We are constantly exhorted to use public transport to reduce greenhouse gases and the use of fossil fuels. I am lucky enough to live in a suburb which is fairly safe to walk around in and is reasonably well served by trains and buses. I have a short, if steep, walk to a bus stop, which (sort of) connects with a train service. From my house I can get around all of Melbourne in one way or another, without the use of a car.
I am not trying to sound like a saint. I don't have a driving licence. When George is around I am only too happy to let him drive me where I want to go, or pick me up. But I try to do weekday things without expecting him to ferry me hither and yon.
One of those things is the grocery shopping, which up until now I have tried to do in one big shop per week. It;s a boring thing to subject the family to, so I prefer to do it on a Thursday or Friday, getting to the supermarket by bus and having the groceries delivered by their delivery service. It costs me a few dollars, and I can't get barbeque chicken (which I never buy anyway) or icecream delivered, but it is otherwise very convenient. (The icecream I get in monthly hits, with George's assistance). For the elderly and disabled with no-one to drive them, it must be a lifeline. For me, it is a necessary convenience for which I am prepared to pay.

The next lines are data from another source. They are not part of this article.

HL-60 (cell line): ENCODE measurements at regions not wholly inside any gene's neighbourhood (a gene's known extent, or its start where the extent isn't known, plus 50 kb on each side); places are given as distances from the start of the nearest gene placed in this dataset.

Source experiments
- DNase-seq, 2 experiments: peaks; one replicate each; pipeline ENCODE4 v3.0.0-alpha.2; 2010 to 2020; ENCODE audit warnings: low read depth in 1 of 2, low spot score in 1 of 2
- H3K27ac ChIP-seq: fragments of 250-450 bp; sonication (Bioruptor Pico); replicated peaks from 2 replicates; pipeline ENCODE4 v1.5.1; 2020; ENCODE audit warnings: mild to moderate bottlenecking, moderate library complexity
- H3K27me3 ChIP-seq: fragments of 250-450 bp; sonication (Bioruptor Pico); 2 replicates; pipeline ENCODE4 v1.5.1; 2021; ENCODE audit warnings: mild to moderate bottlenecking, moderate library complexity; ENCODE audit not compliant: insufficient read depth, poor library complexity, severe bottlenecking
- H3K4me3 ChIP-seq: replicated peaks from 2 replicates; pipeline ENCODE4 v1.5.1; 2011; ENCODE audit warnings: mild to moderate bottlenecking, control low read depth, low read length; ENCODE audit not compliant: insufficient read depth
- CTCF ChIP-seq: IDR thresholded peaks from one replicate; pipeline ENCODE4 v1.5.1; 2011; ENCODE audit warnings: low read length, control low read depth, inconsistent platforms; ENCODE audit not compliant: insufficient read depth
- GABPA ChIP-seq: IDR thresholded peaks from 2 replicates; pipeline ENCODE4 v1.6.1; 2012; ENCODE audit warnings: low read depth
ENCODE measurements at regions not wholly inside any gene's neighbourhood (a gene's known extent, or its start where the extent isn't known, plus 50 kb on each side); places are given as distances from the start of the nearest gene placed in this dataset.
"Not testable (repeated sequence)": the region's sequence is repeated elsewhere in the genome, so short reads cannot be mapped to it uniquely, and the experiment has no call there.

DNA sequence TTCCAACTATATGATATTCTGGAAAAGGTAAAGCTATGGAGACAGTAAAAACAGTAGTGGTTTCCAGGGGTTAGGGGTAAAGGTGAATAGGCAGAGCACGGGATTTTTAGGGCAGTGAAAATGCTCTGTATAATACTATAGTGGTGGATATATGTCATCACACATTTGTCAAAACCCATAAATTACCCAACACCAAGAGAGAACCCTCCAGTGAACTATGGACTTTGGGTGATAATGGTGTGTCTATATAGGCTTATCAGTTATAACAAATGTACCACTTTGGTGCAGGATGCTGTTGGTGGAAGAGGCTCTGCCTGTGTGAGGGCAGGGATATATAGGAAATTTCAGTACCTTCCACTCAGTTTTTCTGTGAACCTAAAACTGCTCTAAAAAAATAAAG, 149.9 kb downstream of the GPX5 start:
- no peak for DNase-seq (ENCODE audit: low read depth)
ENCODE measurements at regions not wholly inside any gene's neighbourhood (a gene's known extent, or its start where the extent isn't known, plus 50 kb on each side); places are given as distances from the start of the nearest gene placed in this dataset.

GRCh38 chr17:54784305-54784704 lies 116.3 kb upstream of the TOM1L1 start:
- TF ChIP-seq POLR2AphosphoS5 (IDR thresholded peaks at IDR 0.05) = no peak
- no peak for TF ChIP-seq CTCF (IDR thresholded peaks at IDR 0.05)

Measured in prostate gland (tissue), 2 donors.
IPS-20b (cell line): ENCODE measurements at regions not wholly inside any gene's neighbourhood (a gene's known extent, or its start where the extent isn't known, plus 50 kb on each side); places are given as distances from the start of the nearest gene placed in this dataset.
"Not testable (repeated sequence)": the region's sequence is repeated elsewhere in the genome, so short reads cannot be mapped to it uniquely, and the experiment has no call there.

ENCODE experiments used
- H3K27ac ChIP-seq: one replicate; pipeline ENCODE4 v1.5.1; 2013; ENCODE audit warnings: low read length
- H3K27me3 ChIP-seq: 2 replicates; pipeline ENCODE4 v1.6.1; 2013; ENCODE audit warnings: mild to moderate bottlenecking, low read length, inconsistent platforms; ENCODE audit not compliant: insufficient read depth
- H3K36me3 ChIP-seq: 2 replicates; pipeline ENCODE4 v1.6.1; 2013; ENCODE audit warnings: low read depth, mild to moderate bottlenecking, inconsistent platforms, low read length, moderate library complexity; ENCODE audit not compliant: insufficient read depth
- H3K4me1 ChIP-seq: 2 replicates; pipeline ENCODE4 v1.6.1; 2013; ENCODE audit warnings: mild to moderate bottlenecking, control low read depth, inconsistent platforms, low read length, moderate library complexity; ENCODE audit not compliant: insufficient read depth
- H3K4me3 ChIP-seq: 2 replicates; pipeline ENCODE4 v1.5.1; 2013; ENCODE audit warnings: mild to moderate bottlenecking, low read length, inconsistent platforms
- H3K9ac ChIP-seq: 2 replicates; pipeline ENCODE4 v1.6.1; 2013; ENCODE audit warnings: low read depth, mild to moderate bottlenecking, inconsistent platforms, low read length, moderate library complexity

Our household consists of two adults, two teenagers with hollow legs, and a dog. Because of the delivery solution, I tend to buy everything at the supermarket. We get through quite a lot of stuff every week. I have just been informed in a letter from my supermarket that they will no longer, as of next week, be delivering any cold items. Approximately 1/3 to 1/2 of my weekly shop is perishables - dairy, meat, fruit and vegetables. They will, of course, be charging the same amount as now to deliver half my shopping, if I continue to use this service.
The letter ends with the immortal line 'Just a couple more ways to make your shopping easier!' The exclamation mark is theirs, not mine.
This will make my life harder. I will either have to (a) rely on George more, (b) change supermarkets (unless the other one changes its policies to match), or (c) get a shopping trolley and change the way I shop. I haven't decided yet.
Coles Supermarkets, I'm ashamed to still own shares in your parent company. What are those people who really cannot change their ways going to do?